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Reviews

Sunday, January 1 1995

Apocalypse Now Redux (2001)

'Apocalypse Now Redux', ultimately, allows us to celebrate a film that has become indelibly ingrained into American popular consciousness while, at the same time, forcing us to question the violence and inhumanity that characterize the troubling past of this same culture.


Angel Eyes (2001)

PULL.


Atlantis: The Lost Empire (2001)

There are no songs in the latest Disney animated feature, 'Atlantis: The Lost Empire', but there are lots of explosions.


American Pie 2 (2001)

PULL.


Aimée and Jaguar (1999)

Aimée and Jaguar shows honest emotion between two women who are focused on survival, desperate for happiness in a time of grave repression, and genuinely in love.


Anna and the King (1999)

The story of Anna Leonowens and King Mongkut of Siam has gone through multiple mutations in 150-plus years. First, there were the diaries of Indian-born British citizen Leonowens (known to be creative, to say the least, about many aspects of her life and story, even her name), recounting her experiences as teacher to the royal children of the King of Siam in the mid-19th century.


All About My Mother (1999)

Pedro Almodovar’s All About My Mother adds credence to the argument that melodrama is to the postmodern what tragedy was to the ancient Greeks:


The Affair of the Necklace (2001)

It really sucks to be poor and of no social consequence, especially once you have had a taste of nobility and luxury.


Alice and Martin (1998)

Whatever's on Juliette Binoche's mind, gazing at that face can definitely get you thinking.


Angel Eyes (2001)

Playing a social outcast capable of helping others but incapable of helping herself, Jennifer Lopez still comes off as too much of a star she is, and not enough of the lonely beat cop she's supposed to be.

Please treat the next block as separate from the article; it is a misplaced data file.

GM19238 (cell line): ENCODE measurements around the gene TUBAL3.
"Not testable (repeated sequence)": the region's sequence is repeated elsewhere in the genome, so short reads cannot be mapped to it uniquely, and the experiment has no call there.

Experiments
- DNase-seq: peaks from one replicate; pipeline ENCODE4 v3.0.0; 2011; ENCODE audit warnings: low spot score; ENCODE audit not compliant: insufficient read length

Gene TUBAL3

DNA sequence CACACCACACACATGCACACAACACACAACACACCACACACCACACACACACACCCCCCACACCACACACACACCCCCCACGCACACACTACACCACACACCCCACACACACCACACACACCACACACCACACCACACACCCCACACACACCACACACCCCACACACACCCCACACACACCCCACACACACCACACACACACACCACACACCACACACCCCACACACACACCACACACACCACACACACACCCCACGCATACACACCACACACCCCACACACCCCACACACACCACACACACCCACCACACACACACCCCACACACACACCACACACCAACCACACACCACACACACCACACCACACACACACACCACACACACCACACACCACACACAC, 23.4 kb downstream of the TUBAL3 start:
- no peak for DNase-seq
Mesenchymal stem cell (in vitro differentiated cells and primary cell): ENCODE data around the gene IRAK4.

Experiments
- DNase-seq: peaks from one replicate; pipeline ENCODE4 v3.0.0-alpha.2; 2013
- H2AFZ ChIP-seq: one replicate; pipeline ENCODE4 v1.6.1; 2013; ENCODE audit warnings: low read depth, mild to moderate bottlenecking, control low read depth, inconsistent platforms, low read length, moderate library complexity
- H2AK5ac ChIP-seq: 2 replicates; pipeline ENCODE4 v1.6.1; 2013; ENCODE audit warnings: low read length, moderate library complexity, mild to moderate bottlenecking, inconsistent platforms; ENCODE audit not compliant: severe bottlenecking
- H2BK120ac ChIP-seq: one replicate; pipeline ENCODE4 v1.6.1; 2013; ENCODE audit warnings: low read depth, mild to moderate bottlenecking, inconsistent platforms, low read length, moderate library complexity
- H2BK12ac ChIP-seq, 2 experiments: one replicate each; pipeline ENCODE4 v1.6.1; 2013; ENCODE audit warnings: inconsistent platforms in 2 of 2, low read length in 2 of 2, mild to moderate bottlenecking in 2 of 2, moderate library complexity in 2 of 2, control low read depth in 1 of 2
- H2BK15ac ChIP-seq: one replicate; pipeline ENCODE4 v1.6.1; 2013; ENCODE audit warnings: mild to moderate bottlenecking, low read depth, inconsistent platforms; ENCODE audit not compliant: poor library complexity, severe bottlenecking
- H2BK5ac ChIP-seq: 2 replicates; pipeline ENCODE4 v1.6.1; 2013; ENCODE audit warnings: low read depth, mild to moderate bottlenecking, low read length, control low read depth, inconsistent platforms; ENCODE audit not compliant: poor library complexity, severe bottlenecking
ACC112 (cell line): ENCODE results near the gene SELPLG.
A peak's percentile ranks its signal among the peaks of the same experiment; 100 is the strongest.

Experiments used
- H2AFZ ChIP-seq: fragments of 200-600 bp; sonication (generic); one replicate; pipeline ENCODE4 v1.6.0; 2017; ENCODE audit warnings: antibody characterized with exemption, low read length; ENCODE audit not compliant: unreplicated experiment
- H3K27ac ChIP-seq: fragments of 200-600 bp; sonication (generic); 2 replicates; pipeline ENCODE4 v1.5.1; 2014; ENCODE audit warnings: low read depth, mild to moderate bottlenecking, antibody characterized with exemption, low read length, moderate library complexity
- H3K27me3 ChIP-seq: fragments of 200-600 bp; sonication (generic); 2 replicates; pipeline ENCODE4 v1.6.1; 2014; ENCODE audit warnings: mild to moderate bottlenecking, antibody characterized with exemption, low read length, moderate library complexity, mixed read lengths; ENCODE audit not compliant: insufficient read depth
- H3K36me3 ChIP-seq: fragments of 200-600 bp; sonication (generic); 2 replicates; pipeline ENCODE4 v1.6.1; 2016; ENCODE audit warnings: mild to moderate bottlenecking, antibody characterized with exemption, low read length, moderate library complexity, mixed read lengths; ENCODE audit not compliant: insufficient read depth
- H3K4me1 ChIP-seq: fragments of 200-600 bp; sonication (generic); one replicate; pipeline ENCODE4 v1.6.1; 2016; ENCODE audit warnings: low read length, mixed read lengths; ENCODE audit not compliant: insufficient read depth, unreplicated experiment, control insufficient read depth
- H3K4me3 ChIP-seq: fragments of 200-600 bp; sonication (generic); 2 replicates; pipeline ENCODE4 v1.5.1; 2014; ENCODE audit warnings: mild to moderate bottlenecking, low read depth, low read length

Autumn in New York (2000)

Everyone in the film can see that pairing a 48-year-old womanizer with a 22-year-old girl dying from a sketchy illness 'of the heart' is lame, not to mention derivative, unpleasant, and pathetic.


The Art of War (2000)

For a man who has no identity, Shaw (Wesley Snipes) sure has plenty of attitude.


Another Day in Paradise (1998)

Larry Clark’s Another Day in Paradise is — no surprise — brazen about its interest in young bodies. Whether the filmmaker himself is into them or


Antitrust (2000)

There’s something suspicious about a movie that might uses slogans as dialogue. This one lays out its competing democratic and capitalistic ideals by such


Almost Famous (2000)

Maybe in the deceptive world of fame (or almost-fame), this is the best version of intimacy available, although it's easier to attribute it to the characters' superficiality, and maybe a certain starry-eyed idealism on Cameron Crowe's part.


Agnes Browne (2000)

Back in 1990, some years after Prizzi's Honor won Anjelica Huston all kinds of accolades and publicity, I saw her for a minute, in person. I was standing on line at an American Express office in Cannes, during the Film Festival for which she was serving as an official jury member"


Atlantis: The Lost Empire (2001)

There are no songs in the latest Disney animated feature, 'Atlantis: The Lost Empire', but there are lots of explosions.


American Movie (1999)

American Movie avoids the dishonesty and self-importance of most traditional documentaries by selecting a subject so genuine, specific, and original - and so flawed - that no matter what segment of the whole we're seeing, it seems very real and very very human.


Across 110th Street (1972/2001)

What distinguishes Across 110th Street's bloodletting from that in other Hollywood films of the time is its unsparing inescapability and its matter-of-factness -- these qualities give the work its moral charge.


Any Given Sunday (1999)

Oliver Stone's movies usually seem more complicated than they are. Partly this comes from his evolving style, from the curiously romantic realism of Platoon, to the assaultive ding-battiness of Natural Born Killers, to the debased lunacy of U-Turn. But mostly it comes from his obsession with a single theme: brutality. Or more precisely, how brutality becomes morality.


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